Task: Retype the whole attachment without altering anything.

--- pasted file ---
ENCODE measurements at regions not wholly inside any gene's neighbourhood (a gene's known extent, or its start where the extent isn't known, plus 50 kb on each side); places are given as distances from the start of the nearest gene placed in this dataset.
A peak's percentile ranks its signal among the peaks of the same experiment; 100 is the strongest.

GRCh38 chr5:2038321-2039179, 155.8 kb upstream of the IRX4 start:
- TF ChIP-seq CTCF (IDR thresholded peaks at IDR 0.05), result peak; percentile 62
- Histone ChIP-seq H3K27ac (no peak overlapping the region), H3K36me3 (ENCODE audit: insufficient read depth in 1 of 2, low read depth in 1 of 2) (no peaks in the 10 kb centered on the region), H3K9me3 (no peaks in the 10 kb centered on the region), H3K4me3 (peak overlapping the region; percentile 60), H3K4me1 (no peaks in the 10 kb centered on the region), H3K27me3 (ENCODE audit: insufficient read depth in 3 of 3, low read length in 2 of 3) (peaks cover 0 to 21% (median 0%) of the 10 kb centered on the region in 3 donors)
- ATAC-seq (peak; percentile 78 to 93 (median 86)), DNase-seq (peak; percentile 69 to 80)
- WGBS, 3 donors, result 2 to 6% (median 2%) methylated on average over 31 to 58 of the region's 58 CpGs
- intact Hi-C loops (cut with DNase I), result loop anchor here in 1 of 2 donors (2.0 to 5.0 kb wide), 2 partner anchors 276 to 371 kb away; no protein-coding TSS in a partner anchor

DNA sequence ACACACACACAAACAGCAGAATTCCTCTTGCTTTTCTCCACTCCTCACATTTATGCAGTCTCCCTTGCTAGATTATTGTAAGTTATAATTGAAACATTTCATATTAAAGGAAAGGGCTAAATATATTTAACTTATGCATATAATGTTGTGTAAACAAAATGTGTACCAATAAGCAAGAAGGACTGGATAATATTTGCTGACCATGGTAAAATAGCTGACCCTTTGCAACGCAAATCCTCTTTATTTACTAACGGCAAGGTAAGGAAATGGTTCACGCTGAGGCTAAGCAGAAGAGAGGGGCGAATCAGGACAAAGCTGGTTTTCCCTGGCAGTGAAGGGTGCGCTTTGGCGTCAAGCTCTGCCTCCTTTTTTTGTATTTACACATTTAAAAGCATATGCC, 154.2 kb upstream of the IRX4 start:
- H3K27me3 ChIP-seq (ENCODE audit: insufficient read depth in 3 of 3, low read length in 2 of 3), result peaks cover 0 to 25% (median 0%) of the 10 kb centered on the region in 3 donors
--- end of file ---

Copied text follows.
ENCODE measurements at regions not wholly inside any gene's neighbourhood (a gene's known extent, or its start where the extent isn't known, plus 50 kb on each side); places are given as distances from the start of the nearest gene placed in this dataset.
A peak's percentile ranks its signal among the peaks of the same experiment; 100 is the strongest.

GRCh38 chr5:2038321-2039179, 155.8 kb upstream of the IRX4 start:
- TF ChIP-seq CTCF (IDR thresholded peaks at IDR 0.05), result peak; percentile 62
- Histone ChIP-seq H3K27ac (no peak overlapping the region), H3K36me3 (ENCODE audit: insufficient read depth in 1 of 2, low read depth in 1 of 2) (no peaks in the 10 kb centered on the region), H3K9me3 (no peaks in the 10 kb centered on the region), H3K4me3 (peak overlapping the region; percentile 60), H3K4me1 (no peaks in the 10 kb centered on the region), H3K27me3 (ENCODE audit: insufficient read depth in 3 of 3, low read length in 2 of 3) (peaks cover 0 to 21% (median 0%) of the 10 kb centered on the region in 3 donors)
- ATAC-seq (peak; percentile 78 to 93 (median 86)), DNase-seq (peak; percentile 69 to 80)
- WGBS, 3 donors, result 2 to 6% (median 2%) methylated on average over 31 to 58 of the region's 58 CpGs
- intact Hi-C loops (cut with DNase I), result loop anchor here in 1 of 2 donors (2.0 to 5.0 kb wide), 2 partner anchors 276 to 371 kb away; no protein-coding TSS in a partner anchor

DNA sequence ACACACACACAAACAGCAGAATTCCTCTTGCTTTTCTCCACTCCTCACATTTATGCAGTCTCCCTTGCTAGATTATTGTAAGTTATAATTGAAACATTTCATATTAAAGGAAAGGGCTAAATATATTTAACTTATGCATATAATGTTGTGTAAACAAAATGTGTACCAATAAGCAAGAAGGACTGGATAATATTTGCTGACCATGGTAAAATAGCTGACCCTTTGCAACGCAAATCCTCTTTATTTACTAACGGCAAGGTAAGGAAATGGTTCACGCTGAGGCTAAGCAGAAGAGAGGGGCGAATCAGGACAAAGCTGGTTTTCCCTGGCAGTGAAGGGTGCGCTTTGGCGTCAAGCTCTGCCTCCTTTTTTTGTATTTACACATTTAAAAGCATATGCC, 154.2 kb upstream of the IRX4 start:
- H3K27me3 ChIP-seq (ENCODE audit: insufficient read depth in 3 of 3, low read length in 2 of 3), result peaks cover 0 to 25% (median 0%) of the 10 kb centered on the region in 3 donors